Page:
Comic © Jorge Cham via PhDComics. Click for original.
Comic © Jorge Cham via PhDComics. Click for original.

The life and work of a sociology professor was a topic of conversation in my senior capstone course this week. It started when I asked students to estimate what percent of my time was allocated to teaching, research, service, and public outreach/engagement—and then told them about how formal tenure requirements and departmental expectations compared with my actual hours worked on any given week. I was trying to illustrate competing pressures and demands, and I couldn’t help but laugh when one student sent along this cartoon (with no comment or analysis).

Perhaps I’d gone overboard  stressing the disconnections? I really do love my job.

But back to class: one of the biggest topics of inquiry and conversation involved the question of where outreach and engagement fit in the world of higher education? My students this semester have been fascinated with and actually kind of inspired by what we call“public sociology,” while also puzzled by its lack of recognition and reward in the big scheme of academia, especially in the context of a public land grant institution like we have here at the University of Minnesota.

Bowl of Someone Else's Memories by cogdogblog via
Bowl of Someone Else’s Memories by cogdogblog via

My colleague Teresa Swartz (full disclosure: I’m also married to her) has this writing exercise that she does with all of her Intro students at the end of the semester. In a nutshell, she asks them to write a brief paper situating themselves in the social contexts that have most profoundly shaped and determined their lives and identities. The exercise, which she calls a “sociological memoir,” is inspired by C.Wright Mills‘ famous definition of the sociological imagination as becoming aware of the intersection of one’s personal biography with larger social and historical forces. The book she often has the class read as an illustration is Dalton Conley’s wonderfully idiosyncratic early life narrative Honky. In the last couple of days I’ve read another couple of pieces I think I’m going to recommend to her as well.

Andrew Lindner’s “Epilepsy, Personally and Sociologically,” on TSP’s ThickCulture blog, is one of them. Inspired in part by the  unexpected and profoundly unsettling passing of a member of our TSP family Tim Ortyl from complications resulting from a seizure, Lindner takes us deep into the daily, lived experience of those who have “epilepsy.” I put that word in quotation marks, because one of Lindner’s first and most basic sociological points is about how even the category is a social construction that fails to capture the full range of experiences, conditions, and challenges we so often group together and thus fail to fully understand. But this is just the starting point, and Lindner describes in detail not only the medical but also all of the social challenges of living with epilepsy—things like having one’s driving restricted and implications for work and career choices. And where Lindner is at his deepest and most revealing, I think, is in his application of Erving Goffman’s notions of stigma and impression management. Without much fanfare or unnecessary abstraction, Lindner uses these sociological concepts to bring to life the feelings of embarrassment, vulnerability, shame, and humiliation—and the constant threat of each—that constitute the lifeworld he and so many others experience daily.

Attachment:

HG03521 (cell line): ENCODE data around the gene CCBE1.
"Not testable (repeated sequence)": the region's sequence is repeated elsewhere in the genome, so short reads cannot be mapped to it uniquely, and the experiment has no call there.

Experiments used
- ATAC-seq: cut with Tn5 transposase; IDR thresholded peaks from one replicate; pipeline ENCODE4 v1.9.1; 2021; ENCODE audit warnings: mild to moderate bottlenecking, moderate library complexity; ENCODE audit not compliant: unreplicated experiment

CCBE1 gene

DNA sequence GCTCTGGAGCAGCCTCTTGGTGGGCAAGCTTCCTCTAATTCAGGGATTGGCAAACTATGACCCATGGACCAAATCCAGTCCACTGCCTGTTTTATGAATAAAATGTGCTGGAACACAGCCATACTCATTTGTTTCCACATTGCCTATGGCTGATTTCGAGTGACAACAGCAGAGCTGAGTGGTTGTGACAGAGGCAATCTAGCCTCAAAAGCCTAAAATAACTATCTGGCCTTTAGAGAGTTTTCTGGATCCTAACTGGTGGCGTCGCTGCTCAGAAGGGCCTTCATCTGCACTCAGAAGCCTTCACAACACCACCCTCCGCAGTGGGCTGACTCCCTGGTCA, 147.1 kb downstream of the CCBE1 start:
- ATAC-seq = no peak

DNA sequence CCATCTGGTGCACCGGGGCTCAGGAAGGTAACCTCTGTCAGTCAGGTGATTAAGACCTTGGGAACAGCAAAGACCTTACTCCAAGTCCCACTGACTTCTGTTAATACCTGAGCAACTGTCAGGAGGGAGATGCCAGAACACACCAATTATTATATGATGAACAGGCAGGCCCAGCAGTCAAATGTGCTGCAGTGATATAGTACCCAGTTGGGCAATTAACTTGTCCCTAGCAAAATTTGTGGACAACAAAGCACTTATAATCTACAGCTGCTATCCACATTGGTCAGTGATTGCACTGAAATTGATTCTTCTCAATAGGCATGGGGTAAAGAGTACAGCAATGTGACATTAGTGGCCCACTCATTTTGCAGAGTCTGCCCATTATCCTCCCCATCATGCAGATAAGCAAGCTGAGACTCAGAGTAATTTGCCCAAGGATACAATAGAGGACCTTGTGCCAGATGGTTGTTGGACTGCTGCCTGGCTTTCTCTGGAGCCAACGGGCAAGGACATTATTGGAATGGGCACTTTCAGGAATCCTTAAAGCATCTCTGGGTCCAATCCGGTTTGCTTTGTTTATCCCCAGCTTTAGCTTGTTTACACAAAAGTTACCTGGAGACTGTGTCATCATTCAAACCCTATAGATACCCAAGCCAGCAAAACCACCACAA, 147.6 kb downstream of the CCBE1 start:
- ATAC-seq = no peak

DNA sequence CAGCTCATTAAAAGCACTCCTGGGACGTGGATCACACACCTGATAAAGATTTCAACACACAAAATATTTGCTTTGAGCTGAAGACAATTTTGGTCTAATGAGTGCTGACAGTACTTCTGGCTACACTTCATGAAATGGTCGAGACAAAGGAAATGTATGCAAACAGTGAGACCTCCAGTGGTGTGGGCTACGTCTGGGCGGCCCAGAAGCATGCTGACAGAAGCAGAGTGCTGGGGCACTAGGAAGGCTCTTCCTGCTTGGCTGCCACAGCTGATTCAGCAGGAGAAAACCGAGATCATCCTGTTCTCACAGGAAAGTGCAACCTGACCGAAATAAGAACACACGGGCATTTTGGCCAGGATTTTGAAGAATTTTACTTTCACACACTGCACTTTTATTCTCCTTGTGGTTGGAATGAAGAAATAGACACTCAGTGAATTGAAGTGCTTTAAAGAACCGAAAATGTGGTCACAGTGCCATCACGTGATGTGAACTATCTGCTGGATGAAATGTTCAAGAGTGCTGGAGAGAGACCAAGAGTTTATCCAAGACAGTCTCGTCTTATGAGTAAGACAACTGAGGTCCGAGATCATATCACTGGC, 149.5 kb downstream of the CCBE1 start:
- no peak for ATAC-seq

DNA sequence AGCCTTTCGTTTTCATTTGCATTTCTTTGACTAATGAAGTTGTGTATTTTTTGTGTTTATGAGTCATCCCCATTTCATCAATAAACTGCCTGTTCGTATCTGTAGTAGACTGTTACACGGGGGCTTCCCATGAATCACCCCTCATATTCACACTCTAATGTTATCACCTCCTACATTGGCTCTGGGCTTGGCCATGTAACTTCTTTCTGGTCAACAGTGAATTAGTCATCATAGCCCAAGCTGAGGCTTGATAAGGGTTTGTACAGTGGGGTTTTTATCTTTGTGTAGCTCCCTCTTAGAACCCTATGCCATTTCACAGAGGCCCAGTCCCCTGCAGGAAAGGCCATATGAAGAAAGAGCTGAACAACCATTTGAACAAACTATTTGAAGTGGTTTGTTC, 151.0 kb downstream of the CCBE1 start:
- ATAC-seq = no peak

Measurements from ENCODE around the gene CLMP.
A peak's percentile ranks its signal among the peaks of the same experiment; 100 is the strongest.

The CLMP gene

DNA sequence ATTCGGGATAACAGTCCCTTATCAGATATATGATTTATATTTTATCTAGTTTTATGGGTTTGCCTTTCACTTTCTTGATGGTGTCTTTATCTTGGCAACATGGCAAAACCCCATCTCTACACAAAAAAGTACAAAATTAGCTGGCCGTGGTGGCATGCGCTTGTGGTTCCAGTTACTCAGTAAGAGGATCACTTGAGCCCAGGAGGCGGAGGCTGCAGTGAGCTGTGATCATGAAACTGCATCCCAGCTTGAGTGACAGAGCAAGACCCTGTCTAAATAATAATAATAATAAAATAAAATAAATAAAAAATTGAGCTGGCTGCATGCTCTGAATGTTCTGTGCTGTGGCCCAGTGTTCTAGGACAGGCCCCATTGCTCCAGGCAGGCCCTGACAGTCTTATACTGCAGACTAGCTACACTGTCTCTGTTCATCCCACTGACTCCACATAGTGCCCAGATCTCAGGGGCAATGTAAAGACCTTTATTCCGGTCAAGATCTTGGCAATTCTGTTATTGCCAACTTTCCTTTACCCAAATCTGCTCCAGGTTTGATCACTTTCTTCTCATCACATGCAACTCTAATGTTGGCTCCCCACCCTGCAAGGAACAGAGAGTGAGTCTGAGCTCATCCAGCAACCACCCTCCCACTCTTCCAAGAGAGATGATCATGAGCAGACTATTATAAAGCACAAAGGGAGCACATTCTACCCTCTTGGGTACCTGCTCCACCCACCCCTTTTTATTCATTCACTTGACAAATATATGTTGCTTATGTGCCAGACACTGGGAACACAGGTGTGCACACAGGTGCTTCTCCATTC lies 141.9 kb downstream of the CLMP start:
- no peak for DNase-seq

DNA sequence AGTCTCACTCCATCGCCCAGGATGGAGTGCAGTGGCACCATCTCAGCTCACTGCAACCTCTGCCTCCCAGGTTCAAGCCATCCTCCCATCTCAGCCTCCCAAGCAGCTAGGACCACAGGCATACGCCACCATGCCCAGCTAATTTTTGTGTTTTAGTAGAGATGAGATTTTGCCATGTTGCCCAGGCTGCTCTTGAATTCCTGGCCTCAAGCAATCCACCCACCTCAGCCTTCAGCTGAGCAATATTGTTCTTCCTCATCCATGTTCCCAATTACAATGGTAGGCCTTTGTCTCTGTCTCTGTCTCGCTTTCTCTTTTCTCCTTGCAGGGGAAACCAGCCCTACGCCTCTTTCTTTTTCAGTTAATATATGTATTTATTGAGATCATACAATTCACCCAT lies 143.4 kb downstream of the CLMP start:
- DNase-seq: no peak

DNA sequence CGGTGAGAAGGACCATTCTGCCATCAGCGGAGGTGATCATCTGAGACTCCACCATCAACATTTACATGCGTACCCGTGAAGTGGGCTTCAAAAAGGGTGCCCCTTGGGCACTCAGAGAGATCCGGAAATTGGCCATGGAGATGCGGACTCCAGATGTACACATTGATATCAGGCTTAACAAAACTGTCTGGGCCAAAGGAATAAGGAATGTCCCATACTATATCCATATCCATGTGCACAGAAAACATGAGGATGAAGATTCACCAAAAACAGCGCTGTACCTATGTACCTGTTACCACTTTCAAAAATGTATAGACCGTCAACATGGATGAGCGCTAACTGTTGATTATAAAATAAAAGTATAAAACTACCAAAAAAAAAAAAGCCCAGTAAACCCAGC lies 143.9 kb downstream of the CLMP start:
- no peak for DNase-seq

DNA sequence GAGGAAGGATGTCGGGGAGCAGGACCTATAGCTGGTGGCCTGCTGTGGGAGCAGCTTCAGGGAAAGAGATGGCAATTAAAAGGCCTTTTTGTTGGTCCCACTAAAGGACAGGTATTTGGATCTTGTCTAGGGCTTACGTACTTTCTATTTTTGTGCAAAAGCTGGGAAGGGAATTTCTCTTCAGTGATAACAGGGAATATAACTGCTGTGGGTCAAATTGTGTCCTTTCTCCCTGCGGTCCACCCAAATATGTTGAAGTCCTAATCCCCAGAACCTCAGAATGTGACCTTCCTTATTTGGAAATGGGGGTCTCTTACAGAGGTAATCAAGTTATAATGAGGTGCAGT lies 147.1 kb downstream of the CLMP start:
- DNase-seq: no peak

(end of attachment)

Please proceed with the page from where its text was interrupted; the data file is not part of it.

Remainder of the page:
The other exemplary piece is a blog post called “Life Father, Like Son.” It opens:

I’m a 41-year-old adopted Korean American and my son is a four-year-old African American adoptee. When I look at my son’s face, I think about how beautiful he is. I think that I’m grateful to have adopted such a wonderful little boy. I also occasionally think about how I was exactly his age when I was separated from my birth parents and sent thousands of miles away to a distant country that spoke a foreign language and where a strange group of people would become my new family.

The author is named Darren Wheelock and though a bit less explicitly sociological than Lindner’s piece, Wheelock’s is not only powerful and moving on its own terms, it uses personal experience to take us into the organization of domestic and international adoption, the complexity of race in the United States, the challenges of multiracial families and parenting, and one case of the adoptee’s identity and experience. I’m a little biased, because Wheelock is a former graduate student of mine, but I couldn’t help but be impressed (and a little proud). And I have to say that this is the first time I’ve seen him write like this and about this.

This notion of a sociological memoir is obviously not  new. Indeed, we’ve had some wonderful examples on our site—Jenn Lee’s reflections on gender and privilege, for example, or Joel Best’s changing views on Social Security in the context of approaching “retirement” age. Still, I think sociologists should lay a stronger claim to the genre and make better use of it. We are so often accused of being overly abstract and disconnected from the lives and experiences of those we study. But when we do our job right, we not only capture the social structures that surround us all, but the ways in which these structures are experienced and understood. We bring them to life. This is sociology with a human touch. And it seems like when we put ourselves in the story—when we make ourselves and our experiences the story—we may be uniquely able to accomplish those goals.